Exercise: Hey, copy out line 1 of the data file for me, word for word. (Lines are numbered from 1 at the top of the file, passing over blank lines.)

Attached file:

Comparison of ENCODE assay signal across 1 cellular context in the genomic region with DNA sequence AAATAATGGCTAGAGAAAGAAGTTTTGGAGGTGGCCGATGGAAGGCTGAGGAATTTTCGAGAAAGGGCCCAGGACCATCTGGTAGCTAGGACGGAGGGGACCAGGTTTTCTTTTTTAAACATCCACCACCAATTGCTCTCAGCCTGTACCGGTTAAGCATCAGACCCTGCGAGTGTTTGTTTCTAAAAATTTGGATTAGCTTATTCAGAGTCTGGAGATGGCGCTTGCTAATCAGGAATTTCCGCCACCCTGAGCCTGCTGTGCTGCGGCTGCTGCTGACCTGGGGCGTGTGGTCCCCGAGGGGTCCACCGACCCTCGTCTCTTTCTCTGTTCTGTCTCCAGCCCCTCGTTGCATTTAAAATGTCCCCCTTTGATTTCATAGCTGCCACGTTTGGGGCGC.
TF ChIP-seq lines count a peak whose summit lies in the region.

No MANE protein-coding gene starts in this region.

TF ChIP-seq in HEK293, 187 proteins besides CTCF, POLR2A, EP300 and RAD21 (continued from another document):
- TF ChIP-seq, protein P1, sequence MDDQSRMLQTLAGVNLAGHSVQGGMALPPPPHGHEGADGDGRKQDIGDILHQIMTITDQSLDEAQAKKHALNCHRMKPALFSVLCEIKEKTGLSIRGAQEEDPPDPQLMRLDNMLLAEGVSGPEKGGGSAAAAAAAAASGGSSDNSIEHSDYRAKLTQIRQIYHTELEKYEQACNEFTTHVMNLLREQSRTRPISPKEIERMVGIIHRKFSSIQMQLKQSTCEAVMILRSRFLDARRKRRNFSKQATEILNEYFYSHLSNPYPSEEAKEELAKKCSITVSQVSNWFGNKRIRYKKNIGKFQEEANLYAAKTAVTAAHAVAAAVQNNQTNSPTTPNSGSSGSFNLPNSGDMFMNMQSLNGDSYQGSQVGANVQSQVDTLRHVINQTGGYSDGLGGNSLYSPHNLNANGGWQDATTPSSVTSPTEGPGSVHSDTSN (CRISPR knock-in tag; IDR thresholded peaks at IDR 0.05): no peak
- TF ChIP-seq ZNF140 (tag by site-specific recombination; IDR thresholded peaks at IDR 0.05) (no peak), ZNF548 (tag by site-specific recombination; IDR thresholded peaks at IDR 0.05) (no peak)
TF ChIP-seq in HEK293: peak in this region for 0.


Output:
Comparison of ENCODE assay signal across 1 cellular context in the genomic region with DNA sequence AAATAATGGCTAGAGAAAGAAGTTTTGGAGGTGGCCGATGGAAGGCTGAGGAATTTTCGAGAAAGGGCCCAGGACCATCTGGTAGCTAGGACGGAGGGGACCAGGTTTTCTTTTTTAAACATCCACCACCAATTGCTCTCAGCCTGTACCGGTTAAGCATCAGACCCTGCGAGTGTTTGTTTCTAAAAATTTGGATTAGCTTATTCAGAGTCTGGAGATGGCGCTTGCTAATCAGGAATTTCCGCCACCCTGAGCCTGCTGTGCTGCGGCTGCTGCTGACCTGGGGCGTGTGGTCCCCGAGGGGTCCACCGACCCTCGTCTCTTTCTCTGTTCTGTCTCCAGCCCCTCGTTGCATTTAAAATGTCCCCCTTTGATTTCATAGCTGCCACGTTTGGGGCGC.